Tuesday, May 13, 2008

Another reason to like Holmes

I’m working my way through Judge Posner’s latest – How Judges Think – and as is often the case when I read his work I find that much of what is most interesting appears almost in the form of asides. (So far the primary shortcoming of the book is that it’s a little light on citations to yours truly – which is to say there aren’t any. Not a single one. There are plenty of places where they’d fit nicely, perhaps even accompanied by a little textual discussion. But no. Judge Posner can expect a packet of reprints from me any day now.) One that just struck me is this:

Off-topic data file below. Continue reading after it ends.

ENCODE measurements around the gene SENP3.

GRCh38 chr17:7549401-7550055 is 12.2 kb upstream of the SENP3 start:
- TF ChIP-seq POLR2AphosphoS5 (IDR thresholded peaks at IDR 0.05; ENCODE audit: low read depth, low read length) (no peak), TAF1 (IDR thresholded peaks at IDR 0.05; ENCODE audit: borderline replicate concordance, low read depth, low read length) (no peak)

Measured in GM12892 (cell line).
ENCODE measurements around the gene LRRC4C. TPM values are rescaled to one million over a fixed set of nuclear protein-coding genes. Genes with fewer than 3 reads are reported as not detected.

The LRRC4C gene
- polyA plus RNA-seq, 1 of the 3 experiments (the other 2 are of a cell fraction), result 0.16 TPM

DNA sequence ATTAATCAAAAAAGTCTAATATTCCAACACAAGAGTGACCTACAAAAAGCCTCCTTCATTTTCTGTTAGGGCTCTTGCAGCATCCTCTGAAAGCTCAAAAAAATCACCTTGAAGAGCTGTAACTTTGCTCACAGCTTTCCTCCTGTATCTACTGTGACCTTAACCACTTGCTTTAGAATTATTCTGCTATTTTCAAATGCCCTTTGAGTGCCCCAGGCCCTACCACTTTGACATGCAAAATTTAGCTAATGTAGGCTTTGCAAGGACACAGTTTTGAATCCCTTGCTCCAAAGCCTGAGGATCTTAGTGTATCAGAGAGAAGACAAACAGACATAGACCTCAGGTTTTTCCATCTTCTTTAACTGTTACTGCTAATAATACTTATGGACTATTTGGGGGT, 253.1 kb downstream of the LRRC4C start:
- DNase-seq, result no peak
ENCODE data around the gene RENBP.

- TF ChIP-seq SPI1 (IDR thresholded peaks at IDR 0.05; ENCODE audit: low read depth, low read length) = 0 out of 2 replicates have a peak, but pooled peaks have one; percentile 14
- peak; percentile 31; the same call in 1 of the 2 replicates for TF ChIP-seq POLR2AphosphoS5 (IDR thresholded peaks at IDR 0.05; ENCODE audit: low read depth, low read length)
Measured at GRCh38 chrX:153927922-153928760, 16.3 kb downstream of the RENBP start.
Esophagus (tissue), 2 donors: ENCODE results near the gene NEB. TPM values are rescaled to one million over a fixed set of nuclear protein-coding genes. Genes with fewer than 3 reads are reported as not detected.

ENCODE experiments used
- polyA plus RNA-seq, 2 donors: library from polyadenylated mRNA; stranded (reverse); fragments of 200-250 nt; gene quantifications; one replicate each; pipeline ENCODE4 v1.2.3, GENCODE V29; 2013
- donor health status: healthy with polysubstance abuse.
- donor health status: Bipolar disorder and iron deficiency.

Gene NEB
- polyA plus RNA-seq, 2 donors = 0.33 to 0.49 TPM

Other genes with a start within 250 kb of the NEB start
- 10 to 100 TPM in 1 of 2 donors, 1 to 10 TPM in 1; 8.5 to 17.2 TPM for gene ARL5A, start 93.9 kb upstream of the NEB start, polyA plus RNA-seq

I conjecture that Holmes—surprisingly given his distinguished lineage, his professional success, his commanding presence, and his wartime prowess—did not take himself very seriously. He was a wit, and wit implies a sense of incongruity, including the incongruity between one’s pretensions and one’s achievements. If you do not take yourself very seriously you are unlikely to fool yourself into thinking you have all the answers.

I don’t know how strong the basis for that conjecture is – I don’t recall having seen the point made before – but I like it. Seems like the sort of thing there ought to be more of.


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